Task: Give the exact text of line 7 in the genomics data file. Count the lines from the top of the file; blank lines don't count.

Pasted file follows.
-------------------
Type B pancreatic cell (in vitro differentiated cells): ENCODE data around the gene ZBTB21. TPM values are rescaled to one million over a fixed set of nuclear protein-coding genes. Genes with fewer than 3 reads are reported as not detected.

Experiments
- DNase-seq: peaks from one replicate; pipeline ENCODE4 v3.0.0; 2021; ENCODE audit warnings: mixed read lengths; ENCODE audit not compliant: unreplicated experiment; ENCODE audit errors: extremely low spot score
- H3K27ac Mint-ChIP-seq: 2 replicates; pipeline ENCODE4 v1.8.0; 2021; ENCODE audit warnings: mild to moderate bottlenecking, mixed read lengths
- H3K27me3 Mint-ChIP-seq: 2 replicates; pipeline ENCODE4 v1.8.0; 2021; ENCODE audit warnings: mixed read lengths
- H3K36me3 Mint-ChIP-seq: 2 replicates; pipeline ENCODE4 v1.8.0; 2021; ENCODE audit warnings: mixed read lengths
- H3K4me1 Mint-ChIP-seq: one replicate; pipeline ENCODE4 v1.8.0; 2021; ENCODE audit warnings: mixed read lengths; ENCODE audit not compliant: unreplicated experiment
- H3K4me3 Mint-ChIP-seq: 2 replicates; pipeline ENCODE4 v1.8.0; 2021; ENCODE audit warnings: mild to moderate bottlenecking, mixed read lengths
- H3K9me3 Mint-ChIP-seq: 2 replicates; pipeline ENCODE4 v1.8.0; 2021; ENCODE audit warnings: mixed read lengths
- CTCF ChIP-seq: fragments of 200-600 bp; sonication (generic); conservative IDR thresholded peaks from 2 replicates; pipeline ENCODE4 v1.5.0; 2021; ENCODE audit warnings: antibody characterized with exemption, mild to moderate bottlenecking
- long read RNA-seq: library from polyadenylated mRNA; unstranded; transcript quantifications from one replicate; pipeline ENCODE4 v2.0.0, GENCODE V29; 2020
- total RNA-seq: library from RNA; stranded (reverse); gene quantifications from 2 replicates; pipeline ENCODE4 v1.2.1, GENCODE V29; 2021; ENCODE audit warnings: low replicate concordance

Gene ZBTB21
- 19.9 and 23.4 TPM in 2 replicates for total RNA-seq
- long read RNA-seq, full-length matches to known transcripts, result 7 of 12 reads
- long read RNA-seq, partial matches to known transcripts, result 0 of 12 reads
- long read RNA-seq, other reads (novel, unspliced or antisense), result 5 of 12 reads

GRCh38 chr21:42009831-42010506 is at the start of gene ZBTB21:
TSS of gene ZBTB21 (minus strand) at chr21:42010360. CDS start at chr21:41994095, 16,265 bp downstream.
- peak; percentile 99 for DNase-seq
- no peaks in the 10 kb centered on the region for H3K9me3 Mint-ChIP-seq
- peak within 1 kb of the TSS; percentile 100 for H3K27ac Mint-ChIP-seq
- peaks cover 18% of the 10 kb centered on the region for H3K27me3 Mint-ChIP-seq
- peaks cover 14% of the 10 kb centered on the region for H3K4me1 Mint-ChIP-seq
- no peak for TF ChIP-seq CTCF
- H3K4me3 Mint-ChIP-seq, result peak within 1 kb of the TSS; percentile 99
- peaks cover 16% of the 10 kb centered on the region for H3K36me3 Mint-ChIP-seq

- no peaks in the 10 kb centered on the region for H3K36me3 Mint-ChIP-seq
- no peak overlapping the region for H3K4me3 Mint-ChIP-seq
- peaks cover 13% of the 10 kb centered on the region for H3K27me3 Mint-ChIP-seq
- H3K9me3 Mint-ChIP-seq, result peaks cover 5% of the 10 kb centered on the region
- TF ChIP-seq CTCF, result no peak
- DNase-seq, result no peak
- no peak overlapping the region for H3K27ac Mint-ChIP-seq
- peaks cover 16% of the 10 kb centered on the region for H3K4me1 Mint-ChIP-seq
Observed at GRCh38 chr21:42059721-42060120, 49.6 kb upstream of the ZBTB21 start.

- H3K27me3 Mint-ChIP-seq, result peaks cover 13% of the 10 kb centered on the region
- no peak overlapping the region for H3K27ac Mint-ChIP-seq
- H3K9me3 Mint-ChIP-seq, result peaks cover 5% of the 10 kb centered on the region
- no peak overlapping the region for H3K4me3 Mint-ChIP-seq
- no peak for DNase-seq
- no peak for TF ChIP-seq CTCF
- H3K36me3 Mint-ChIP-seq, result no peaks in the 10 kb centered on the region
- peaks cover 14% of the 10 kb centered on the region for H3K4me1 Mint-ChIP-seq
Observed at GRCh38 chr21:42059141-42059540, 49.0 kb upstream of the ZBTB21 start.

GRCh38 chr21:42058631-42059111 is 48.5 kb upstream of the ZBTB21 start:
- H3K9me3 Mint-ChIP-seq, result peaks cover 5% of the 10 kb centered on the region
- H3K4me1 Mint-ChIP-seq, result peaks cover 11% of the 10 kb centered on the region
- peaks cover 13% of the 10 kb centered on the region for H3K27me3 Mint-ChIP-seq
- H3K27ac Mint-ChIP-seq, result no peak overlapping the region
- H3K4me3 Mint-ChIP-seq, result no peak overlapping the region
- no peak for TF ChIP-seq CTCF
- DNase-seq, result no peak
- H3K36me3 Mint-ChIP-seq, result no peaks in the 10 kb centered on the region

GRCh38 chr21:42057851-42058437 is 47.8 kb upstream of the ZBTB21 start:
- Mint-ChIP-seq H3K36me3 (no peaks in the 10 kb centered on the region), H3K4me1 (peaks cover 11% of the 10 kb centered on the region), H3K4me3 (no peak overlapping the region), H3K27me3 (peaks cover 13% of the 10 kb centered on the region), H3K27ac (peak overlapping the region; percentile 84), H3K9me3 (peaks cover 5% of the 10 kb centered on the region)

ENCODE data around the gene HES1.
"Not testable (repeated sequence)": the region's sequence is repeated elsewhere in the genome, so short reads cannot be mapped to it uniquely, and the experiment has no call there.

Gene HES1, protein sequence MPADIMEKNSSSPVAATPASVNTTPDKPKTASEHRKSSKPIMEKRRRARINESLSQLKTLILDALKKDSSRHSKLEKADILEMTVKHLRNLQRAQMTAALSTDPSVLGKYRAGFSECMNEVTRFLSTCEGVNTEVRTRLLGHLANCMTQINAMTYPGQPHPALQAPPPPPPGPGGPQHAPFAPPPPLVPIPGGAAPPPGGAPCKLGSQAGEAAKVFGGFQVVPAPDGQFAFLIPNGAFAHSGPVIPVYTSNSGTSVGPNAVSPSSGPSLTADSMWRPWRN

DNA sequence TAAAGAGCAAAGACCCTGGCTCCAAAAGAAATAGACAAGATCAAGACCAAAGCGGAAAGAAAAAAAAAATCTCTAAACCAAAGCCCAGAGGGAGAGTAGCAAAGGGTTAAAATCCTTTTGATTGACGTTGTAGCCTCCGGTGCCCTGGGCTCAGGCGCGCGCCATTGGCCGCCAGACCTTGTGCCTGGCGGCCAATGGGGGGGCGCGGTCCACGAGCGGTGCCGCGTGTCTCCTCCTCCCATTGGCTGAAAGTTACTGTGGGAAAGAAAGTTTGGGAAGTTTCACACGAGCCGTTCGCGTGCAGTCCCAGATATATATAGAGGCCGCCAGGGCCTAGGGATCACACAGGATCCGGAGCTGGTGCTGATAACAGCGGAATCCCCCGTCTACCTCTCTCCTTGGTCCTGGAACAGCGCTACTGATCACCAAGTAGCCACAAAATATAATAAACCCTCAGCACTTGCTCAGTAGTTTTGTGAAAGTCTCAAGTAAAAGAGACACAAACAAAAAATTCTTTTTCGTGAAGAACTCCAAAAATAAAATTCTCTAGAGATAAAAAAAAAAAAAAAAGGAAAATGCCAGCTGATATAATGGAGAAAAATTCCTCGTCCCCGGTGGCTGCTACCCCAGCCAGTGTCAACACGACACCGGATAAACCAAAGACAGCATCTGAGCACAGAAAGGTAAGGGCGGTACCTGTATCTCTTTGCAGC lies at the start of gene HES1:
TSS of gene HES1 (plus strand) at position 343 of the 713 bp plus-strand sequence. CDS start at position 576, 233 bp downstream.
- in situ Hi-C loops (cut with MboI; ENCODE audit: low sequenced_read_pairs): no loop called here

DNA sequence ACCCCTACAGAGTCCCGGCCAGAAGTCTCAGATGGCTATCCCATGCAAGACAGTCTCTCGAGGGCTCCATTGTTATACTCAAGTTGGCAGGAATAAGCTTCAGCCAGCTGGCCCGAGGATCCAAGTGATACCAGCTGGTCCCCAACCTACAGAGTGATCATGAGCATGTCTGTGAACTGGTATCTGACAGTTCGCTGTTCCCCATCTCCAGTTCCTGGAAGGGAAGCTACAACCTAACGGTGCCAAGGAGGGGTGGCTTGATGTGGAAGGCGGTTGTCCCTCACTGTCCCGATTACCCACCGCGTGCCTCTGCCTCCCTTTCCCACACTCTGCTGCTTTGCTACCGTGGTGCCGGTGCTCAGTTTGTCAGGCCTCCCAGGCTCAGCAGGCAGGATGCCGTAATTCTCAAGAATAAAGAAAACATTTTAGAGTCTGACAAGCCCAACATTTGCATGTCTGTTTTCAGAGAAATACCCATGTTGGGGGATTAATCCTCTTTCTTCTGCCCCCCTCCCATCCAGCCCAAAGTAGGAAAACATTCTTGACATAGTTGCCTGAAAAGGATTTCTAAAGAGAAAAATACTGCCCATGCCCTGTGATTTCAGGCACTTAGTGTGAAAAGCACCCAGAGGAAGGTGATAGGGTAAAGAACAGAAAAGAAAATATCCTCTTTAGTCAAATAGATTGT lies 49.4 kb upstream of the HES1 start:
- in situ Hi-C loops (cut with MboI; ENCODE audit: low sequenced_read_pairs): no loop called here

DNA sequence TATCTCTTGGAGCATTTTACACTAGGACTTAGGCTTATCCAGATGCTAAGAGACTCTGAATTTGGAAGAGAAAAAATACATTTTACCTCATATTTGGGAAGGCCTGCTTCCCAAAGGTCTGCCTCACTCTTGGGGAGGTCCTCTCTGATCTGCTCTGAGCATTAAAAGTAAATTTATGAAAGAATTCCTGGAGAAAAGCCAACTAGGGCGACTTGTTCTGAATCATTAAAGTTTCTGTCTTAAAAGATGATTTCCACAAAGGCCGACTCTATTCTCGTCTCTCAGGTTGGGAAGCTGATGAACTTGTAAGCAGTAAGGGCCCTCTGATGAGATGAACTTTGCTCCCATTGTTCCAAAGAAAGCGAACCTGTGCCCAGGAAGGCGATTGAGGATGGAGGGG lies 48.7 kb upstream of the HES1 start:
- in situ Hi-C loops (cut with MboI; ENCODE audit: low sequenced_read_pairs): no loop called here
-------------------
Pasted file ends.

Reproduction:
- H3K4me1 Mint-ChIP-seq: one replicate; pipeline ENCODE4 v1.8.0; 2021; ENCODE audit warnings: mixed read lengths; ENCODE audit not compliant: unreplicated experiment